"STARTING FROM HERE" by globe (Cyborg 009: The Cyborg Soldier ED2)
Very often OPs & EDs are skipped over when an anime is brought over to American television, if one is used at all.  In the case of the Cartoon Network airing of the 2001-2002 anime reboot of Shotaro Ishinomori's biggest legacy the OP was replaced with a short instrumental & only the first ED, "Genesis of Next", was used.  While that first ED is very nostalgic for people like me, who saw the show on TV before it got shafted into a late-night "death slot", the second ED, also performed by globe, is simply the better song.  Whereas "Genesis of Next" was odd & weird, yet fitting with the whole focus on technology the show has, "STARTING FROM HERE" is beautiful, hopeful for the future, and simply gives off a much more epic feel & emotional range from globe's lead singer.  Admittedly, while the third & final ED for the show, "I do" by Fayray, is also a very good song (& in full English, too!), I still think that the second ED epitomizes what Cyborg 009 is about the most; I would have honestly loved to have seen this song been used for the Cartoon Network airing instead.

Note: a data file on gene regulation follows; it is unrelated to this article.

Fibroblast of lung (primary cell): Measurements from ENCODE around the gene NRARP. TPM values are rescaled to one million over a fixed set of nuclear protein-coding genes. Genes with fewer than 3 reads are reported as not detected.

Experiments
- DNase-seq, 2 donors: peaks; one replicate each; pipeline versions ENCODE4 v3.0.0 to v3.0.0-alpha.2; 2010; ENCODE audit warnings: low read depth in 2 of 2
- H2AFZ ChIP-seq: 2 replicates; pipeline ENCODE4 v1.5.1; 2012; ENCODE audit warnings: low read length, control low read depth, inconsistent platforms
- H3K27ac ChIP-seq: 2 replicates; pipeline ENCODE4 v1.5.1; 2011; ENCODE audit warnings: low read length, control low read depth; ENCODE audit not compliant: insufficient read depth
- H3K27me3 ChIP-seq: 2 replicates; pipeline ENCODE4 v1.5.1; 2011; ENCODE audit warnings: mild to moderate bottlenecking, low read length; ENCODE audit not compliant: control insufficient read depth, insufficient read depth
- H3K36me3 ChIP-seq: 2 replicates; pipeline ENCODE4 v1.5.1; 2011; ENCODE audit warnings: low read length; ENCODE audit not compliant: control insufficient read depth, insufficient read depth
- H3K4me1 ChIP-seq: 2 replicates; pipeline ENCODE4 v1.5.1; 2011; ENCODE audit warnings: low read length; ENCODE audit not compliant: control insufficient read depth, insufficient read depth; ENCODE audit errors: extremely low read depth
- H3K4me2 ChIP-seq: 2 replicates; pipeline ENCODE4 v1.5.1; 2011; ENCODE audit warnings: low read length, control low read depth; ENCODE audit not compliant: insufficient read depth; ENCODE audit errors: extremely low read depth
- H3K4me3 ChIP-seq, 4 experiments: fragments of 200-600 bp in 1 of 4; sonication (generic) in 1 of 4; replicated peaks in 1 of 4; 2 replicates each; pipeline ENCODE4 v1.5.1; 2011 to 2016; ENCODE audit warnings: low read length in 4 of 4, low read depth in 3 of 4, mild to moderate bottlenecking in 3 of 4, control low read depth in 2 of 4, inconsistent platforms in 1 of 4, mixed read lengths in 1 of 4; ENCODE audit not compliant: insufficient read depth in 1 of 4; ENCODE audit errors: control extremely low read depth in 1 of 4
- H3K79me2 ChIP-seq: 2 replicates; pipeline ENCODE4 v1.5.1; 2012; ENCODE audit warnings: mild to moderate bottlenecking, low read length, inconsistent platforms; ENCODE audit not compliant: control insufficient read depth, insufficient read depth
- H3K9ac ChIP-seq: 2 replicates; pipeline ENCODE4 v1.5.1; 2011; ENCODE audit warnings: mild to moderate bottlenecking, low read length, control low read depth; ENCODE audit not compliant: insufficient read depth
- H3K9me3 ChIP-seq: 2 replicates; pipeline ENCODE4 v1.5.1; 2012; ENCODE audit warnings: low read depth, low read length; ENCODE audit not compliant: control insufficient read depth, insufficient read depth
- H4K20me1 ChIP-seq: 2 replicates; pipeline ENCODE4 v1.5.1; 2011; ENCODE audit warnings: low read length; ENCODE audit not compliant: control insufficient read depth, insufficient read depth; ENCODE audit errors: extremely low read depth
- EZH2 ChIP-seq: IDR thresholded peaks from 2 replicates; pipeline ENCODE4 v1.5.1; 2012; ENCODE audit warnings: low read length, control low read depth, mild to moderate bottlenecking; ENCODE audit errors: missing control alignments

Unfortunately, globe might be the very reason why this show has never seen any sort of official re-release ever since its aborted DVD release nearly a decade ago; Sony's Crackle service was inundated with fans asking for the show to be added to its streaming list, and they admitted that they looked into it, but licensing rights apparently are killing its chances.  From what I've heard, the show was partially used to promote globe as the new international music hit, and that very pomp & promotion might be what's keeping the show unavailable here in North America.


"Kissing til i die" by Jun Manaka (Souten no Ken ED2)
[Isn't it weird how a video can be on YouTube, yet Blogger/Blogspot's YouTube link function is unable to find it when you search for it?  Anyway, here's the actual footage if you want to see it.]